A Nicaraguan military commander recently invaded Costa Rican territory, and ordered troops to take down a Costa Rican flag and replace it with Nicaragua's. Was this the work of a brash commander, going rogue on his superiors? A new policy of Nicaraguan imperialism? Neither. The incident was caused by an error in Google Maps. [...] commander Eden Pastora blamed the incursion on a misleading border on Google Maps that was off by some 3000 meters.
La Nación points to a disparity between the borders on Bing and Google. We've highlighted the area in question:
Thanks Austin Carr.
As I've noted before, one thing I've learned from this recession is that it's not as easy to increase the money supply as I thought.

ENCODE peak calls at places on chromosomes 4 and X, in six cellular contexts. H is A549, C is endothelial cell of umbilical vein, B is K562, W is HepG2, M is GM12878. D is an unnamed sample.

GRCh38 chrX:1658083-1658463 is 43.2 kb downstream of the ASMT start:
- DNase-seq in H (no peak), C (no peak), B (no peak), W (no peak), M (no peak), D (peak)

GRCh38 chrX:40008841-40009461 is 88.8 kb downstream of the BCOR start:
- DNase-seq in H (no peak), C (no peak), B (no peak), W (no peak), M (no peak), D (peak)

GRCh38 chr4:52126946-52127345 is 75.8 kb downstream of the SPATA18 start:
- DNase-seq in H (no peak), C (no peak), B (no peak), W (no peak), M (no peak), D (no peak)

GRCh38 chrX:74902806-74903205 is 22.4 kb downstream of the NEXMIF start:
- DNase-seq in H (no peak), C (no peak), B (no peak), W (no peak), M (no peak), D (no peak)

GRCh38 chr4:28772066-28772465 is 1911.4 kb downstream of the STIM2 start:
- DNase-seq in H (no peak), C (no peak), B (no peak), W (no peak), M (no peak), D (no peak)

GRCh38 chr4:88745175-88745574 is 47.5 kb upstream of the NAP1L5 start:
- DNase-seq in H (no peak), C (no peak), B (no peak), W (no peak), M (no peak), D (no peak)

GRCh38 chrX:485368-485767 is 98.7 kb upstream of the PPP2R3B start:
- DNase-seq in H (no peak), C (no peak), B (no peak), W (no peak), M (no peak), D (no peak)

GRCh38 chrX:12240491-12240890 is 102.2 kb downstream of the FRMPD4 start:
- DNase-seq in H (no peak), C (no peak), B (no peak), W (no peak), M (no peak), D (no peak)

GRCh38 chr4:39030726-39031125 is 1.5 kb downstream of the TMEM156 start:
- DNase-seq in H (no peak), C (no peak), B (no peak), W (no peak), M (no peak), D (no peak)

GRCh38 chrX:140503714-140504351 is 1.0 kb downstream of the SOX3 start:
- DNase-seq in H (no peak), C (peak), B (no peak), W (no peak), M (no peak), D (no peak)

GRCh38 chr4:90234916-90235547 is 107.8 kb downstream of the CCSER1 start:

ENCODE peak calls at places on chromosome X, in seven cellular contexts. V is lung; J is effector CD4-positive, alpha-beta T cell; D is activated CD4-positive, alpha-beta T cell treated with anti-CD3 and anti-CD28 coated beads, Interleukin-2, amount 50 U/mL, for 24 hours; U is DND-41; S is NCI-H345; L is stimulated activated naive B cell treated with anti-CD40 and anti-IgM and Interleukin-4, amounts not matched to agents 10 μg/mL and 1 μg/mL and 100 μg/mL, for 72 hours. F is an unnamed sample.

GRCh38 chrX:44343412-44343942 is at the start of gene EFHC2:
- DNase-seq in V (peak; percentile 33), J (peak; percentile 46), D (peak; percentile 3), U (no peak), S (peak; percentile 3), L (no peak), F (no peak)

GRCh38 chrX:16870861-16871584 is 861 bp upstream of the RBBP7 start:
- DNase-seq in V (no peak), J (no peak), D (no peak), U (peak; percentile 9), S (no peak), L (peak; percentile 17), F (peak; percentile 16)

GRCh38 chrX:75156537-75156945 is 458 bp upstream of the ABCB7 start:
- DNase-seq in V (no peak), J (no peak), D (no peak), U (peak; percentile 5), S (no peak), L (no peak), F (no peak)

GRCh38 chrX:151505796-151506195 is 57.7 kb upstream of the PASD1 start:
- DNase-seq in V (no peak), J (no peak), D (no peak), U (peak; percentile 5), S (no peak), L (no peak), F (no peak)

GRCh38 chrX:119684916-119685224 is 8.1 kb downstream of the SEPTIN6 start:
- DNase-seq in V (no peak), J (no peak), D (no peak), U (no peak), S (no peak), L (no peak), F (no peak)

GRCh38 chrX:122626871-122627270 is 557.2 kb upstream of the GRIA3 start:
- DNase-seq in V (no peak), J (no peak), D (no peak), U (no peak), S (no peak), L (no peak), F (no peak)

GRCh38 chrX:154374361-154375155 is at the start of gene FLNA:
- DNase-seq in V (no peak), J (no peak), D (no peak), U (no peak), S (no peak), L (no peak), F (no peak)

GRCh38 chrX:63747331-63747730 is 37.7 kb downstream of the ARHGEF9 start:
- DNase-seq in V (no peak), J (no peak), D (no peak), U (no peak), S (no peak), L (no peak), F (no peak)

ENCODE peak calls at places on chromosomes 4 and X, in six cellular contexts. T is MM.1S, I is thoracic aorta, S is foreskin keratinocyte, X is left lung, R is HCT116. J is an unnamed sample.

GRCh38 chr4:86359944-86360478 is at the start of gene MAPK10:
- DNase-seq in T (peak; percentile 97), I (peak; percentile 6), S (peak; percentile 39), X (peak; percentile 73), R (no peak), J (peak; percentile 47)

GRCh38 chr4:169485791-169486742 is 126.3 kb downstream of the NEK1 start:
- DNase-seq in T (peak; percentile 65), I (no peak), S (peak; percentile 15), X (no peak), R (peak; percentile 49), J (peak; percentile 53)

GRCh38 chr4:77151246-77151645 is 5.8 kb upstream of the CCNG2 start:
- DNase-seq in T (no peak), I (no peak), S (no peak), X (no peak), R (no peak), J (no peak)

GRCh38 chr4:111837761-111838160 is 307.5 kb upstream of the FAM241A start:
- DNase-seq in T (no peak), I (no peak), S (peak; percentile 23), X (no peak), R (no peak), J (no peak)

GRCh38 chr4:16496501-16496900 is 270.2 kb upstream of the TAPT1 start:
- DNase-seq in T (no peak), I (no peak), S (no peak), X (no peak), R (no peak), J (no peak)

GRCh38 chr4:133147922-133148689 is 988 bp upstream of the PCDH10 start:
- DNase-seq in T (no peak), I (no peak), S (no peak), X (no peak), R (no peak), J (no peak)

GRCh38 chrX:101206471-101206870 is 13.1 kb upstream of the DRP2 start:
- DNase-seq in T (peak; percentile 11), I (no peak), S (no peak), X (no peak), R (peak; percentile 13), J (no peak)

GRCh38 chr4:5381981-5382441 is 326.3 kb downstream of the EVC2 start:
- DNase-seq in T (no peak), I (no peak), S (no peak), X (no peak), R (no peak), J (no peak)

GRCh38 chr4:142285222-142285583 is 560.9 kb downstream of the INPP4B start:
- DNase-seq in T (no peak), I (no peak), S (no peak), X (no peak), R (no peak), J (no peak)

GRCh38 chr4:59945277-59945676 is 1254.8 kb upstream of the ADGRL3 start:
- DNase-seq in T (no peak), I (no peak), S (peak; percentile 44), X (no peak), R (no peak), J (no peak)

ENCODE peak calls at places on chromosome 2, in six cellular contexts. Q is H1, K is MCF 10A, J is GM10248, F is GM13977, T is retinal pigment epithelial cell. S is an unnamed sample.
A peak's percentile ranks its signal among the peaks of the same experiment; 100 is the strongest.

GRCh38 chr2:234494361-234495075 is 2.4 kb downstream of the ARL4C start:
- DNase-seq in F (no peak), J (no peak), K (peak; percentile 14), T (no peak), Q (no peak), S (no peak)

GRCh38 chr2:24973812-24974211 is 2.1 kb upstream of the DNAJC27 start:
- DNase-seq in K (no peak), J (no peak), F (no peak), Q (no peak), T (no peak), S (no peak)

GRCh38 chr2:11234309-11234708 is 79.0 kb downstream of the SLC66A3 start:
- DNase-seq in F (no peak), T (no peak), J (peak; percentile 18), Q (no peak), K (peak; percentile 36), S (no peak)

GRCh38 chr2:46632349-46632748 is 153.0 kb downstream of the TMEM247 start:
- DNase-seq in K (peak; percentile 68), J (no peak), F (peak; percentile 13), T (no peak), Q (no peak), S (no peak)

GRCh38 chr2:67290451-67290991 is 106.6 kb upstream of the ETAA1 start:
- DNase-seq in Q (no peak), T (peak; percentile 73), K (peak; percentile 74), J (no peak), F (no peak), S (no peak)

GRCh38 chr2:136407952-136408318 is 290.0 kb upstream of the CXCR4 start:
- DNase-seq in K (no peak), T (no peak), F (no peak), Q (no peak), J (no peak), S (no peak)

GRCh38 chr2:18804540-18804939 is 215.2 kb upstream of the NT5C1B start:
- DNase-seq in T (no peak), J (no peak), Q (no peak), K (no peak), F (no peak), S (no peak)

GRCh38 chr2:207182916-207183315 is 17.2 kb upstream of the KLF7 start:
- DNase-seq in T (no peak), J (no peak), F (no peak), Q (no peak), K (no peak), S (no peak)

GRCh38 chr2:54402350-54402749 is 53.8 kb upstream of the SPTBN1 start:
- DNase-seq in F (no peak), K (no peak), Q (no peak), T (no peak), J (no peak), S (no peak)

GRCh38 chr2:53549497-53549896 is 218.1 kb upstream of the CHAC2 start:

This is Mark Thoma. But how about a big bond bonfire? (call it a bondfire if you must) How about direct financing of government debt?
I never got why Japan's lost decade was accompanied with such an explosion of government debt. The way I see it, below target inflation (let alone deflation) is a license to print money, and if the banks will do nothing with it, then the government should.
We seem to have forgotten the oldest trick in the book.
Joe Wight has created the Kawaii Star Wars alphabet, with a different character for each letter of the alphabet. D, of course, is for that mean-looking fella above.
HT (and a full list of the letters in alphabetical order) Designers Couch.
I quit smoking four days ago. I am (was?) a very keen smoker, but after ten happy years of inhaling burnt tobacco I felt that the risk of cancer was starting to outweigh the pleasure of smoking.